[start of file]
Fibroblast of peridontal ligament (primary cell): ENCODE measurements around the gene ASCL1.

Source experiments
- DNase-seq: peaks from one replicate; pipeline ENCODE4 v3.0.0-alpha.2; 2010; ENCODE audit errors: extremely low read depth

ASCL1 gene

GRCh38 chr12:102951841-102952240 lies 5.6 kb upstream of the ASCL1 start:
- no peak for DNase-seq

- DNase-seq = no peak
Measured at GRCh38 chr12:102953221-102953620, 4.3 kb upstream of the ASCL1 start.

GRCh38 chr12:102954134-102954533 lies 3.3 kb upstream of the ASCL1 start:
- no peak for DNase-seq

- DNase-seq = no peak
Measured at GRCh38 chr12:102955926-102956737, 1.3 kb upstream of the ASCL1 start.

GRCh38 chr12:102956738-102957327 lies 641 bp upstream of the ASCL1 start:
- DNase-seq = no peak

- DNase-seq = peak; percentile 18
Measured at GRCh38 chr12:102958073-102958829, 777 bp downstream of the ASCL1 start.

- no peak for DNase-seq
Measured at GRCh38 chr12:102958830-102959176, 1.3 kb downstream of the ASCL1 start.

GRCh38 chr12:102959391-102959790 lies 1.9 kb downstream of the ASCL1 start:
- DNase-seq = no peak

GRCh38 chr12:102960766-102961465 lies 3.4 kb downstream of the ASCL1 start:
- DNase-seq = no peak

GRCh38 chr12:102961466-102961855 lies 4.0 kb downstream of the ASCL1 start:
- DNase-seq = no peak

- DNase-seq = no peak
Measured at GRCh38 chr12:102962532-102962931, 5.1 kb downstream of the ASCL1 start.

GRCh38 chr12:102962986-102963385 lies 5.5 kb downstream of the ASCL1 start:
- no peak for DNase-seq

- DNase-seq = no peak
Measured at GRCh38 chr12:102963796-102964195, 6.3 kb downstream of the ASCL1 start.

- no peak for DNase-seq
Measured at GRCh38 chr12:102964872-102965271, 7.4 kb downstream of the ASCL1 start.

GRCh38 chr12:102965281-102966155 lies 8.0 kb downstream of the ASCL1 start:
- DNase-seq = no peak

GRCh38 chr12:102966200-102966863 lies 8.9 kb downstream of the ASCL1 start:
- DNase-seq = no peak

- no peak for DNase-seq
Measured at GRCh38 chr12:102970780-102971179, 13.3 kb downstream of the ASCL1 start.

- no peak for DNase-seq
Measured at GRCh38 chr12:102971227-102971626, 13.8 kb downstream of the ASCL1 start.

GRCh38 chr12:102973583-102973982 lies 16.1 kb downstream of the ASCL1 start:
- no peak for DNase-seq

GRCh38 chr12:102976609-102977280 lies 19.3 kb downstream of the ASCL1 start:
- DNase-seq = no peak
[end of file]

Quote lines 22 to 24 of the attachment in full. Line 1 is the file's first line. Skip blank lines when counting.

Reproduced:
- DNase-seq = no peak

GRCh38 chr12:102961466-102961855 lies 4.0 kb downstream of the ASCL1 start:
- DNase-seq = no peak